Indonesia is an archipelago nation situated in southeastern Asia. It is truly a treasure trove of wonders and shocking stories. From the immense biodiversity of its rain forests to one of the greatest mass murders perpetrated in the 20th century. Indonesia is a country that can be hard to wrap your head around. Which is why we’re here to do it for you. Here are the 10 things you didn’t know about Indonesia.
10: Mass Killings in Indonesia
One of the least talked about incidents in the west is the mass killings that took place in Indonesia between 1965 and 1966. During the height of the Cold War, the US was taking every measure to combat communism in the form of the infamous policy of containment. This lead to multiple US interventions abroad in the name of containment both direct and indirect. At the time Indonesia was led by president Sukarno who despite not being a communist, did, in fact, allow for the presence of a Communist Party. This policy of tolerance made the CIA suspicious of them. Which leads them to make attempts to discredit him.
After nonviolent means have failed the CIA resorted to other less pleasant methods. Over the course of months, the CIA began supplying the Indonesian military with communications equipment, small arms, and information. CIA started to directly support then Major General Suharto, who would later become the dictator of the country for 3 decades. The Indonesian military and some citizenry then began a campaign of mass killings that included communists, alleged communists, ethnic Chinese, and anyone else they did not like.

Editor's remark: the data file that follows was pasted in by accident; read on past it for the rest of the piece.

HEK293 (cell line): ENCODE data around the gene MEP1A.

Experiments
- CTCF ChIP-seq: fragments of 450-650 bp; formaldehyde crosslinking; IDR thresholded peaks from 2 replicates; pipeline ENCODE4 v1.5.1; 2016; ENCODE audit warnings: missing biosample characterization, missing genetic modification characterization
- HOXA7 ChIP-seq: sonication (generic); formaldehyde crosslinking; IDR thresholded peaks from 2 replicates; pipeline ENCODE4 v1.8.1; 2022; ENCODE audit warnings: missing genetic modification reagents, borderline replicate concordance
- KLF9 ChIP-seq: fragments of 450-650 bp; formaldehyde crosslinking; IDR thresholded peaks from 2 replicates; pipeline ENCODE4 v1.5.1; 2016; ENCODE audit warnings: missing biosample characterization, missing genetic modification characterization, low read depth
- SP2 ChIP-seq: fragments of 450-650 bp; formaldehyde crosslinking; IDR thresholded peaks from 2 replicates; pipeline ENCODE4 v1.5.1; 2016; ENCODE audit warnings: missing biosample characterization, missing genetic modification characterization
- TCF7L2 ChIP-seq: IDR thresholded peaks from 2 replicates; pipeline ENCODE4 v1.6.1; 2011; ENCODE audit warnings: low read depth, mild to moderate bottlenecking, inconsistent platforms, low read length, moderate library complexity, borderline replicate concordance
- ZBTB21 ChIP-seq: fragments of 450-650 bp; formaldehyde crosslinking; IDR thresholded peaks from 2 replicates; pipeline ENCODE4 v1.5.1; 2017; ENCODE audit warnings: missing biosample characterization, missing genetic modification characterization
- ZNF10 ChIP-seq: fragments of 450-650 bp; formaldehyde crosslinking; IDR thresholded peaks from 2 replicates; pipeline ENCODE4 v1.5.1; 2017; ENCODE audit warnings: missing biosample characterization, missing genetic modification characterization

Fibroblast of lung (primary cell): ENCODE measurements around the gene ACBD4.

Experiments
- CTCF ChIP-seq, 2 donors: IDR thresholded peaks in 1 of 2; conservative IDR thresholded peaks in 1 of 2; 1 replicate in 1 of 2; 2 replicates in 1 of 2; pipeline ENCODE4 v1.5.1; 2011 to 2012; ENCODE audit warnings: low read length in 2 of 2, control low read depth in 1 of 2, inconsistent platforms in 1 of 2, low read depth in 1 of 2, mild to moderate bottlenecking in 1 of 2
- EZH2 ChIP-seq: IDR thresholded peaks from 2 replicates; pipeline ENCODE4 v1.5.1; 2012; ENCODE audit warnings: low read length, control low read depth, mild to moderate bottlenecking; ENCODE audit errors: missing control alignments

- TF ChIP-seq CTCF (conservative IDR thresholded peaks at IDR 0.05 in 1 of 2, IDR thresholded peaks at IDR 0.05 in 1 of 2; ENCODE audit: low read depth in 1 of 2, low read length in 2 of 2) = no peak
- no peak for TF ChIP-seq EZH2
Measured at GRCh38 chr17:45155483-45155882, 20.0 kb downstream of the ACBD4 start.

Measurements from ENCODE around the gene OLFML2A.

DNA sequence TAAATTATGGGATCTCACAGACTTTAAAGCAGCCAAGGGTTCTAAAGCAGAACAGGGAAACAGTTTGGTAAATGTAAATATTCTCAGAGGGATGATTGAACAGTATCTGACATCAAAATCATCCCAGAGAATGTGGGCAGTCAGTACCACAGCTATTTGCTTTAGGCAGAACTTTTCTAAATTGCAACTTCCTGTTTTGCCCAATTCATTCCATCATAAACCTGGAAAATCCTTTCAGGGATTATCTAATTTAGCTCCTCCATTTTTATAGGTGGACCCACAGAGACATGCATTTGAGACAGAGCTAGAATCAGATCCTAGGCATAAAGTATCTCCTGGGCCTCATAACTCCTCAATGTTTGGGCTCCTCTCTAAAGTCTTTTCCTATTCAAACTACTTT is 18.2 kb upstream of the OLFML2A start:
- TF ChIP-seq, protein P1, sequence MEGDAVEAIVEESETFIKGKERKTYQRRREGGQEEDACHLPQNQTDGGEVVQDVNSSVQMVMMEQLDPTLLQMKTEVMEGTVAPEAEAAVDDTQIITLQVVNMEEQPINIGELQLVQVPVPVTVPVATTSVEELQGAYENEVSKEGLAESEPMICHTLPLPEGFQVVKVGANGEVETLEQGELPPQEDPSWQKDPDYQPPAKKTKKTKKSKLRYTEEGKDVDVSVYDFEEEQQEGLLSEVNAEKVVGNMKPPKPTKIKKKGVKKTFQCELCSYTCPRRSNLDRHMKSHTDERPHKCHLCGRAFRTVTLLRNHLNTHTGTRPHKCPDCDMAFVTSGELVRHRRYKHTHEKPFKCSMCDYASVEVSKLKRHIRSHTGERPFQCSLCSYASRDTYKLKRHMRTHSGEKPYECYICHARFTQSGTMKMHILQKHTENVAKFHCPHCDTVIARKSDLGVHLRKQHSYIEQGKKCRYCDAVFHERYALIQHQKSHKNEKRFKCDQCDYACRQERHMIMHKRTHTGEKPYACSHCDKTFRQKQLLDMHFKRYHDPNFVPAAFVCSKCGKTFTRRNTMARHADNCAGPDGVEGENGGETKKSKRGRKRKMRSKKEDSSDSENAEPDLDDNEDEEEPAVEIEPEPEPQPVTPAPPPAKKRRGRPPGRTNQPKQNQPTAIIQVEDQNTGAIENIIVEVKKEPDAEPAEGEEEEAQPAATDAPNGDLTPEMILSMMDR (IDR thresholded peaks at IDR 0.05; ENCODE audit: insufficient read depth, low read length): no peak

To say it got out of hand is a bit of an understatement because by the time it was done an estimated 1 million people had been killed with some estimates as high as 2 to 3 million. Although theoretically ideologically motivated, much of it had more to do with petty gripes and thuggery than anything else. The Indonesian genocide will likely remain a dark stain on this country’s otherwise fascinating history.
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The rainforests of Indonesia are home to some of the greatest concentrations of biodiversity in the world. Some scientists believe the Indonesian archipelago to be the most species-rich region in the entire world, covering only 1% of the world’s land area. The Indonesian rainforest house 10% of the world’s known plant species. Additionally, it contains some of the world’s rarest mammals. Such as the Sumatran tiger and rhinoceros, and possibly 17% of the world’s bird species. However, all these unique biodiversities are threatened by the shadow of manmade destruction and greed. Palm oil plantations, as well as deforestation, are responsible for the rapid disappearance of Indonesian biodiversity. The great tragedy in all of this, in addition to the destruction of plant and animal species, is the potential for new medical discoveries and medicine found in the rain forests that are being stripped away every day by human greed and indifference.